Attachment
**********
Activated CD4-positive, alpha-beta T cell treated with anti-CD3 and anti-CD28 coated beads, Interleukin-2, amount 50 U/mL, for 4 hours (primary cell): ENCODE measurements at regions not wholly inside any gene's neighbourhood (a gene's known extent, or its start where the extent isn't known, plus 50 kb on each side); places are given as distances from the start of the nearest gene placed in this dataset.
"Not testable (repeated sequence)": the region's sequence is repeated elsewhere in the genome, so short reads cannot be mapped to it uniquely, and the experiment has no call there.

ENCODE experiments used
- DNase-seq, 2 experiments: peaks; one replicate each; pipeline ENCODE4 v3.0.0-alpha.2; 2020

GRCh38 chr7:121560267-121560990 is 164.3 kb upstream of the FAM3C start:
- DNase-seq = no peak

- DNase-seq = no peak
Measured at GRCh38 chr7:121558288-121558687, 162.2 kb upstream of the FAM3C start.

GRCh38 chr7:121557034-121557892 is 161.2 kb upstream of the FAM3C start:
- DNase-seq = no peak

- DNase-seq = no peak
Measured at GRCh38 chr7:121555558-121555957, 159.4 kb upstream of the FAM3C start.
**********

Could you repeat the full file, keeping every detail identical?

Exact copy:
Activated CD4-positive, alpha-beta T cell treated with anti-CD3 and anti-CD28 coated beads, Interleukin-2, amount 50 U/mL, for 4 hours (primary cell): ENCODE measurements at regions not wholly inside any gene's neighbourhood (a gene's known extent, or its start where the extent isn't known, plus 50 kb on each side); places are given as distances from the start of the nearest gene placed in this dataset.
"Not testable (repeated sequence)": the region's sequence is repeated elsewhere in the genome, so short reads cannot be mapped to it uniquely, and the experiment has no call there.

ENCODE experiments used
- DNase-seq, 2 experiments: peaks; one replicate each; pipeline ENCODE4 v3.0.0-alpha.2; 2020

GRCh38 chr7:121560267-121560990 is 164.3 kb upstream of the FAM3C start:
- DNase-seq = no peak

- DNase-seq = no peak
Measured at GRCh38 chr7:121558288-121558687, 162.2 kb upstream of the FAM3C start.

GRCh38 chr7:121557034-121557892 is 161.2 kb upstream of the FAM3C start:
- DNase-seq = no peak

- DNase-seq = no peak
Measured at GRCh38 chr7:121555558-121555957, 159.4 kb upstream of the FAM3C start.